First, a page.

Home of Ghost Fleet—largest ship graveyard in Western Hemisphere—wins $5 million for restoration and resilience in Maryland

Since its establishment in 1658, Charles County, Maryland has continually put its mark on our nation’s history through notable figures, landmarks, and monumental past events.

One of these landmarks is Mallows Bay, home to the “Ghost Fleet,” the largest ship graveyard in the Western Hemisphere.

Mallows Bay shipwrecks, which represent American conflicts dating back to the Revolutionary War through World War I, have become a sanctuary for a wide variety of wildlife species.

Mallows Bay Park features wildlife and shipwreck viewing areas with a permanent telescope, fishing, boating, kayak access, and a hiking trail.

Visitors can enjoy the scenic view of the bay’s waterscape dotted with tiny islands and scattered remains representing centuries of American history.

Across the bottom of Mallows Bay and the Potomac River are the remains of more than 100 wooden steam ships built between 1917 and 1919 for the World War I United States Emergency Fleet.

Now, on June 6, 2023, leaders in Maryland celebrated winning $5 million for the ecological restoration of Mallows Bay as part of a $2.6 billion investment in climate resilience projects across the country.

This historic investment – provided through the National Oceanic and Atmospheric Administration (NOAA) – is part of President Biden’s Investing in America Agenda which supports communities and people on the frontlines of climate change, particularly Tribes and vulnerable populations.

Mallows Bay is one of Maryland’s great natural treasures, showcasing our unique marine biodiversity and ecology as well our state’s history and culture. Protecting sanctuaries like Mallows Bay is vital to both preserving our environment and our heritage, which is why we fought to pass the Inflation Reduction Act to bolster climate resiliency in Maryland and nationwide. This investment will help ensure that future generations of Marylanders will have the opportunity to experience everything that Mallows Bay National Marine Sanctuary has to offer,” said Maryland Senator Chris Van Hollen.

The funding was made possible by the lawmakers’ work to pass the Inflation Reduction Act and provide $3.3 billion for NOAA. The grant will be used to support coastal resilience and restoration projects that will help coastal communities adapt to changing climate conditions.

The framework for the $2.6 billion includes funding for technical assistance for capacity building, transformational projects that help protect communities from storms and flooding, the creation of quality climate-related jobs, and improved delivery of climate services to communities and businesses.

For years we’ve worked to secure funding to build resilient infrastructure in Mallows Bay. The impacts of climate change have created a more urgent need to invest in protecting the health of Maryland’s estuaries, waterways and the communities that surround them,” said Senator Ben Cardin.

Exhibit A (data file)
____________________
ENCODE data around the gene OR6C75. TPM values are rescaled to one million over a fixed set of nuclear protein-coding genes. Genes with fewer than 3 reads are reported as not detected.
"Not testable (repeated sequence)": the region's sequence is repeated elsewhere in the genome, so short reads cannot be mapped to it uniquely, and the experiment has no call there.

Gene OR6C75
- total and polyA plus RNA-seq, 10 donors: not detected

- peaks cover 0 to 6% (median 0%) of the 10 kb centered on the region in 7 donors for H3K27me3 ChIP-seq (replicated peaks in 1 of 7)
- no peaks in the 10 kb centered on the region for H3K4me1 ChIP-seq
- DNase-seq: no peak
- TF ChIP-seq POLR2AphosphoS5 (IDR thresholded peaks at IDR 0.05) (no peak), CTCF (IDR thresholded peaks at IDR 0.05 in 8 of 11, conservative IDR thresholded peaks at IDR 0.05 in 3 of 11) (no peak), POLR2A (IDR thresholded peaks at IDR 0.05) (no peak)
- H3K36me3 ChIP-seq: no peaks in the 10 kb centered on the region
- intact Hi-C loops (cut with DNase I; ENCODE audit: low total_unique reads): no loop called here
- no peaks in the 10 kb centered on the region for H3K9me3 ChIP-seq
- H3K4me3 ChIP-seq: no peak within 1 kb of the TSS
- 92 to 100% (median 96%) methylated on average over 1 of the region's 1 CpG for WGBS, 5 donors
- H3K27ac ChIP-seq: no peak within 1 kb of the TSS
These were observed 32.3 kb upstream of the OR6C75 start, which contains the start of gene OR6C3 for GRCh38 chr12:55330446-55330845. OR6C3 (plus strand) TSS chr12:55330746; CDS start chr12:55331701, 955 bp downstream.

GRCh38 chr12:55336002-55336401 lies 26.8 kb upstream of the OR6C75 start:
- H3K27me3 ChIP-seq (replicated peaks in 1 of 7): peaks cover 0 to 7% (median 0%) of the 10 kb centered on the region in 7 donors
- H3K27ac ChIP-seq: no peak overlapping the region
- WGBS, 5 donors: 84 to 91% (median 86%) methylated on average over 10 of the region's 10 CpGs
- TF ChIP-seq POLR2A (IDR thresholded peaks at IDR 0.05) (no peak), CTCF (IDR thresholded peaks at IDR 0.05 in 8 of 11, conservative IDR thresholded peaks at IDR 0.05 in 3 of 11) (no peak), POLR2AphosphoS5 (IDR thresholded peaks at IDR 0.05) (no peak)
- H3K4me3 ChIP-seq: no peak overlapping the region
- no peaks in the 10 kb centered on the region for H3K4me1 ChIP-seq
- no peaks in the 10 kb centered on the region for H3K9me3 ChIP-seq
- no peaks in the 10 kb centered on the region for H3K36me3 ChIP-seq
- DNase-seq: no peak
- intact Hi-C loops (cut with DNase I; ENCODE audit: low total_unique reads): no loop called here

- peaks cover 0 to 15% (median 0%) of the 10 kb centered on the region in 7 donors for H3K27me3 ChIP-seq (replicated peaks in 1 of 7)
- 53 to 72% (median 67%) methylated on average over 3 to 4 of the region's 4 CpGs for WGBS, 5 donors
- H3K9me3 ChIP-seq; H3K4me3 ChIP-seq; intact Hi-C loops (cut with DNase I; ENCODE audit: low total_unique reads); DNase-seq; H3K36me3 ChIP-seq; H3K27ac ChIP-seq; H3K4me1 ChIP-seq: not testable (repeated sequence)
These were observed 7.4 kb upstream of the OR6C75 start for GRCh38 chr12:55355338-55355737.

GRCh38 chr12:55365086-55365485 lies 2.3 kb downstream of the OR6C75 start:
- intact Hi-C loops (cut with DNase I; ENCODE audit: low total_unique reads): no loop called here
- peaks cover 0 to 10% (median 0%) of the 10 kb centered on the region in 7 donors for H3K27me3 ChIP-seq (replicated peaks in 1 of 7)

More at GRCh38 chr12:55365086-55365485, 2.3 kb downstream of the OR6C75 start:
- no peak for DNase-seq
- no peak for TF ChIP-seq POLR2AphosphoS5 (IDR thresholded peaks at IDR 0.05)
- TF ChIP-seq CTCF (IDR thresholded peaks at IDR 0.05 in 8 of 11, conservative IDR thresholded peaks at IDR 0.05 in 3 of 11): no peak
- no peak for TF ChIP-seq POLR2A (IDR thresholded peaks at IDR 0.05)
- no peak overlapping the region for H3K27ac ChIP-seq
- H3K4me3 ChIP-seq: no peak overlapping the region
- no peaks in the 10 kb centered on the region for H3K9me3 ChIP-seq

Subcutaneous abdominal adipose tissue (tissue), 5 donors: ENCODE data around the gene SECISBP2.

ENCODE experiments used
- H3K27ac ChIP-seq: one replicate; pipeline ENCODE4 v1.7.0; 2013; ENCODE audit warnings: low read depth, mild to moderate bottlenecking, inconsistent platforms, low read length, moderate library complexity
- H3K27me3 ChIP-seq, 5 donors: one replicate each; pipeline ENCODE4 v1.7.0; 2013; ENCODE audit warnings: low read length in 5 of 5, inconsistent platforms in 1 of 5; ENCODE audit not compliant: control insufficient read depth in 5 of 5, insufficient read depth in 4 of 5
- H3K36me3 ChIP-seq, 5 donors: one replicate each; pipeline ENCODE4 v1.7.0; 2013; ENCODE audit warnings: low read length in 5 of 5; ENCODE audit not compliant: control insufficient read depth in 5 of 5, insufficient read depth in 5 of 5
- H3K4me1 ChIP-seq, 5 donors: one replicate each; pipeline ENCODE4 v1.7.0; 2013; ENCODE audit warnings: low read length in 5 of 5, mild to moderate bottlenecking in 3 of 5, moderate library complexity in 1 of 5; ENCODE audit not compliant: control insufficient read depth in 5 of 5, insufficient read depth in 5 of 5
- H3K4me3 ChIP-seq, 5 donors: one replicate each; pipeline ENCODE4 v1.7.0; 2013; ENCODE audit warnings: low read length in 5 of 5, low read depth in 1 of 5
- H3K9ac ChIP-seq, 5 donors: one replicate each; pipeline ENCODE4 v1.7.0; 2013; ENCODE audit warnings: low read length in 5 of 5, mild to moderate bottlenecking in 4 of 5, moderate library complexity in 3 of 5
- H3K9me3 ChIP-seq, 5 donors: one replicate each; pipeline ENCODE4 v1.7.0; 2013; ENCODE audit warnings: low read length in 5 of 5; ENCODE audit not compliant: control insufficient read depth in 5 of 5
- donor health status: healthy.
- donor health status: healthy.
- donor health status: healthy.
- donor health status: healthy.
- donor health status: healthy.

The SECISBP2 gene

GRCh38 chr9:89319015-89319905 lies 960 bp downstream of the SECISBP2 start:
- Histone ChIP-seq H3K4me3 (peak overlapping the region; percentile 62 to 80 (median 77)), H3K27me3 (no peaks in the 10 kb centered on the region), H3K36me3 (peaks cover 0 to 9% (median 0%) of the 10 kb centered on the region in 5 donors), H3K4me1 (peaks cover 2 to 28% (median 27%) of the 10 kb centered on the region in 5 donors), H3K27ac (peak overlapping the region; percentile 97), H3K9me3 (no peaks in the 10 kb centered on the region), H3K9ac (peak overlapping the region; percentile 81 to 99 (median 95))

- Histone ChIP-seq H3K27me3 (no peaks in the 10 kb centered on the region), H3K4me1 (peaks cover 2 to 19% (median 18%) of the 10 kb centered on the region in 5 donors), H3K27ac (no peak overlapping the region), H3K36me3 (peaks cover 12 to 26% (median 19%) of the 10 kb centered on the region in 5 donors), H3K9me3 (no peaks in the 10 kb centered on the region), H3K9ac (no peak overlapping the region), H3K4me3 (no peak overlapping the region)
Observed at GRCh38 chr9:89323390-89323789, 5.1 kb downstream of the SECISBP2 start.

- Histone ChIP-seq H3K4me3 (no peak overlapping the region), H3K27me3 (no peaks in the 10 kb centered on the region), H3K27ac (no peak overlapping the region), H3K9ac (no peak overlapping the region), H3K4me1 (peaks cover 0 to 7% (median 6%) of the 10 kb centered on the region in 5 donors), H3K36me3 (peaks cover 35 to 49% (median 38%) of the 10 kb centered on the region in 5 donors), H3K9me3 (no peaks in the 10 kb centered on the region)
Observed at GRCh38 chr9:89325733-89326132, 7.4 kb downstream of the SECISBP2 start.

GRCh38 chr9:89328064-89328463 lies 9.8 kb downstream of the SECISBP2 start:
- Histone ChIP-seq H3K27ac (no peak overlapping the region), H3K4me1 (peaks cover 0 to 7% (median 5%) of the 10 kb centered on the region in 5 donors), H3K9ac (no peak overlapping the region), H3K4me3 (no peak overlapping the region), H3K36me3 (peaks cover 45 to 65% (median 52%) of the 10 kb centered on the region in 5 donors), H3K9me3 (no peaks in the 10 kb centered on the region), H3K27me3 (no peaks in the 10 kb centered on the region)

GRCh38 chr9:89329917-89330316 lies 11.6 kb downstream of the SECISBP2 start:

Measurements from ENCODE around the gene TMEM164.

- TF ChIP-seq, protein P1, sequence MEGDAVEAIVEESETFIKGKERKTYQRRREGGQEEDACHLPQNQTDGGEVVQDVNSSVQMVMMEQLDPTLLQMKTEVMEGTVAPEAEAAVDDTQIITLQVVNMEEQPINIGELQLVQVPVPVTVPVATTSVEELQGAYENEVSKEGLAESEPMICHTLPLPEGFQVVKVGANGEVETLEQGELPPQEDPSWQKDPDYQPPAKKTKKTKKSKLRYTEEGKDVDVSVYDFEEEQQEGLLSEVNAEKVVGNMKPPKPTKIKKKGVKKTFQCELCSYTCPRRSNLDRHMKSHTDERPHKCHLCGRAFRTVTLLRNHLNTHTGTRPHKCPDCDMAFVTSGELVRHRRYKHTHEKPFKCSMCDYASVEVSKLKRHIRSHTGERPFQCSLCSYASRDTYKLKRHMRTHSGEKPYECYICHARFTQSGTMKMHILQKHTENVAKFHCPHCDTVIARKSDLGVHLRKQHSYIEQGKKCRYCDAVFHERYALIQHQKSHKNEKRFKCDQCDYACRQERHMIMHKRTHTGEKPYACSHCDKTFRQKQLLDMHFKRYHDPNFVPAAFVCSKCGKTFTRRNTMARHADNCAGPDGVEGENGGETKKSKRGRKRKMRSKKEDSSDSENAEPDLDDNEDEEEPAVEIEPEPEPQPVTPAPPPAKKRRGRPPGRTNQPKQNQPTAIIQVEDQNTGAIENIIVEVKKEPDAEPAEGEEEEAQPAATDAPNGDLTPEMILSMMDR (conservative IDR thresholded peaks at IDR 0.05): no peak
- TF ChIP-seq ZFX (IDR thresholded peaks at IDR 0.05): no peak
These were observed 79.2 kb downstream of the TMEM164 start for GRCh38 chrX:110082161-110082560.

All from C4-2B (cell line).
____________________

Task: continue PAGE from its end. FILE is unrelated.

This critical funding will ensure that we can make the needed improvements to keep Mallows Bay National Marine Sanctuary climate resilient for generations to come,” he added.

Mallows Bay-Potomac River is an 18-square mile area of the tidal Potomac River, adjacent to Charles County, Md.

Nearly 200 vessels spanning from the Revolutionary War through the present are found in the area, including the remains of the largest “Ghost Fleet” of World War I wooden steamships built for the U.S. Emergency Fleet, which are listed on the National Register of Historic Places.

Our waters and coastal communities are a vital part of our state’s culture and economy, and we ought to do everything we can to protect them,” Congressman Steny Hoyer said.

That includes safeguarding them from the growing threats of the climate crisis. I was proud to work with Senators Cardin and Van Hollen to secure key funding to build climate-resilient infrastructure in Mallows Bay, a location not just designated as a National Marine Sanctuary but also a National Treasure by the National Trust for Historic Preservation as well as the National Register of Historic Places. I will continue working with our Maryland Delegation, the Regional Leadership Council, and the Biden-Harris Administration to advance similar projects across the state and country and to ensure our Investing in America agenda is felt in every community across the country,” he continued.

Mallows Bay is largely undeveloped and has been identified as one of the most ecologically valuable natural areas in Maryland providing important habitat for fish and wildlife, including rare, threatened, and endangered species.

Mallows Bay-Potomac River was nominated to be a National Marine Sanctuary by former Governor Martin O’Malley in September 2014, and was endorsed by a diverse coalition of local, state, regional and national groups.

Photo courtesy of Charles County Government.

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